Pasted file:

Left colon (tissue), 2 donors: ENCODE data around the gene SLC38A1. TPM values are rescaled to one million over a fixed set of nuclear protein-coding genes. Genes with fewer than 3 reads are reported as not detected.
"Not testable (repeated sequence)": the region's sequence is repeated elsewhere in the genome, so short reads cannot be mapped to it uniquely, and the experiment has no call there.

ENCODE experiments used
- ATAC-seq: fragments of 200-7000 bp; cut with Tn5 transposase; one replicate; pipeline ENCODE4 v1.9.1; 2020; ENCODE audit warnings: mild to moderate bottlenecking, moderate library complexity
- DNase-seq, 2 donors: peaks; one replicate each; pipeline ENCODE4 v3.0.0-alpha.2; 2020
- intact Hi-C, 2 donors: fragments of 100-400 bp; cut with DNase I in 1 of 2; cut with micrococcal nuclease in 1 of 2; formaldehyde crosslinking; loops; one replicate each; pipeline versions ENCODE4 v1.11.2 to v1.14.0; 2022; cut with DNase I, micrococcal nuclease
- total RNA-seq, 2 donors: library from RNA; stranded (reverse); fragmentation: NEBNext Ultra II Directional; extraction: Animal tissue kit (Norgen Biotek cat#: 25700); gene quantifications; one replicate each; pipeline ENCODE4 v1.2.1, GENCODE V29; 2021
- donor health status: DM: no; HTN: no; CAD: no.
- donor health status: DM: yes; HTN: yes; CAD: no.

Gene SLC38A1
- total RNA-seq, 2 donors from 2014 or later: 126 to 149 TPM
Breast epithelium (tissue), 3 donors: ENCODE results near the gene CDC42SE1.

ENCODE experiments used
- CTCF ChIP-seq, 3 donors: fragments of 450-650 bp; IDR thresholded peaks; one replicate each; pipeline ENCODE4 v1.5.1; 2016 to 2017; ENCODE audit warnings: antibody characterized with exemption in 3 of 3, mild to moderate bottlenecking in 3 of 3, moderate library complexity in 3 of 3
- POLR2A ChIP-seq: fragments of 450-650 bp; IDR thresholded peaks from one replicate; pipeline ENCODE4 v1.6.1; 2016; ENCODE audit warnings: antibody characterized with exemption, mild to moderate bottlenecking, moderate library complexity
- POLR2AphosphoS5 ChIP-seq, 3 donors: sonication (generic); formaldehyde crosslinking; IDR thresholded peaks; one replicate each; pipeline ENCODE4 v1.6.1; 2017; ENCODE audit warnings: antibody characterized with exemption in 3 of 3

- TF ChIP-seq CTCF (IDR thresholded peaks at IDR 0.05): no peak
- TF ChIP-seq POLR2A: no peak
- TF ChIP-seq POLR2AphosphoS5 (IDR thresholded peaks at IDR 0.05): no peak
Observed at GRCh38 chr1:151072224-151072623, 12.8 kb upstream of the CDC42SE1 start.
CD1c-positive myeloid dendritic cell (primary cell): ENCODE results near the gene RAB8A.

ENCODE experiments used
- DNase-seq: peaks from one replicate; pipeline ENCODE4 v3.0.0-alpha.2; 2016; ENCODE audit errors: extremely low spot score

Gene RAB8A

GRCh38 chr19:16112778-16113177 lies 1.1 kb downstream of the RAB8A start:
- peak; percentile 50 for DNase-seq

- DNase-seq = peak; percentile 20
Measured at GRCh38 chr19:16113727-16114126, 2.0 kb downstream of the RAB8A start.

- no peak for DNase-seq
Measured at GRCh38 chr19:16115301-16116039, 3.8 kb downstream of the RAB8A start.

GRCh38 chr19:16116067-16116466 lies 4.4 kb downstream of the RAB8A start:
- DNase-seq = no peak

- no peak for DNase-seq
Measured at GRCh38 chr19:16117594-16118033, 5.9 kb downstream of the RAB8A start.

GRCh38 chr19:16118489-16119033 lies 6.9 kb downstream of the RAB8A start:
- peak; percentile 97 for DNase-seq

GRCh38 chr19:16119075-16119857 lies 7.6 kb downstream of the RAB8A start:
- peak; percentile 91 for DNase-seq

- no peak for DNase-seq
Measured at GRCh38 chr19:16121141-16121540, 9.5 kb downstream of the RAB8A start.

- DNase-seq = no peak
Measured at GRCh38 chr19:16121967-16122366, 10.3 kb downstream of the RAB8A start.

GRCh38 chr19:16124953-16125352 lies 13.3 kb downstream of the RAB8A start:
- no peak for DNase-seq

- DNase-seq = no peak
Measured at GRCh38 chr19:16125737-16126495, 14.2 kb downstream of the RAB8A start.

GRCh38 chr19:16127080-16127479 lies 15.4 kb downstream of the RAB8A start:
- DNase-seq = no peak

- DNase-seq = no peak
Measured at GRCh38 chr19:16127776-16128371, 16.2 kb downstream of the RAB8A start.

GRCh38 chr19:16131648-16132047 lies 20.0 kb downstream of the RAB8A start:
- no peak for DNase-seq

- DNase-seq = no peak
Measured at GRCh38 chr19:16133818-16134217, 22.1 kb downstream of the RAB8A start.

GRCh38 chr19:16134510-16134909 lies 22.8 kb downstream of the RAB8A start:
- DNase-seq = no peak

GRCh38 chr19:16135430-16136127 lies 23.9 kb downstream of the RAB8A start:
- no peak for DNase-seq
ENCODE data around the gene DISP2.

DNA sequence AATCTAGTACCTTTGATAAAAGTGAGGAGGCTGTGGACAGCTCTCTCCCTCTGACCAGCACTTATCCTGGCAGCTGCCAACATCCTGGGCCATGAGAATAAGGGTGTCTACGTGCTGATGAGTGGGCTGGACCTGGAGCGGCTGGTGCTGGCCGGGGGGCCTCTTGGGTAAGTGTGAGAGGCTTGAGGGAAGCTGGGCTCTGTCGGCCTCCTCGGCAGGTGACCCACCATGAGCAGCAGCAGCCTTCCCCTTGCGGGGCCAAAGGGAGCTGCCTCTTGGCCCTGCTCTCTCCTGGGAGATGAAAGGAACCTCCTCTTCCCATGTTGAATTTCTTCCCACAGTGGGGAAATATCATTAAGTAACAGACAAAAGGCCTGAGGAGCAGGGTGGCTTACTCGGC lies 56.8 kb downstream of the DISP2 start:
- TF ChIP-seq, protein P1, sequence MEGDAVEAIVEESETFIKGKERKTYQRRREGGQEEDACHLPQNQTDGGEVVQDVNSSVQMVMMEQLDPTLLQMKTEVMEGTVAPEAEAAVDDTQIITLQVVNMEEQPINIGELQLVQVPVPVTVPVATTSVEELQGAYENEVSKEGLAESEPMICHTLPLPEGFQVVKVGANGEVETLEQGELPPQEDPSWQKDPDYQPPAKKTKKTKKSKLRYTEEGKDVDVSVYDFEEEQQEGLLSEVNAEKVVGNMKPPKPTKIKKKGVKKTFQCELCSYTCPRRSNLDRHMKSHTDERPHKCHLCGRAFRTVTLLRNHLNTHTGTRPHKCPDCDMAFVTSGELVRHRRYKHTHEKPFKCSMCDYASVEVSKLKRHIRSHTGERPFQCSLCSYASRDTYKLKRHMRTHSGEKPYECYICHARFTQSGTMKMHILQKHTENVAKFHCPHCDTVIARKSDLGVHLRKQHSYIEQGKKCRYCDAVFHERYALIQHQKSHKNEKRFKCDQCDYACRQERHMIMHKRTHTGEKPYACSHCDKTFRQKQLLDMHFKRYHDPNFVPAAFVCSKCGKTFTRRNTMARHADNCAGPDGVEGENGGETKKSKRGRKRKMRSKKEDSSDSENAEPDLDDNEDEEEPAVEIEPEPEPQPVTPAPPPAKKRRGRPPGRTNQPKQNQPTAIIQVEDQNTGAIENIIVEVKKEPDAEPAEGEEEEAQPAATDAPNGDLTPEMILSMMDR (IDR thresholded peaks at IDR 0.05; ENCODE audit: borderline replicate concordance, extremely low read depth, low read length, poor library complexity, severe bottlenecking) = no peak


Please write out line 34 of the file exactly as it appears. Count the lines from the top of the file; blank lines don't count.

Measured at GRCh38 chr19:16117594-16118033, 5.9 kb downstream of the RAB8A start.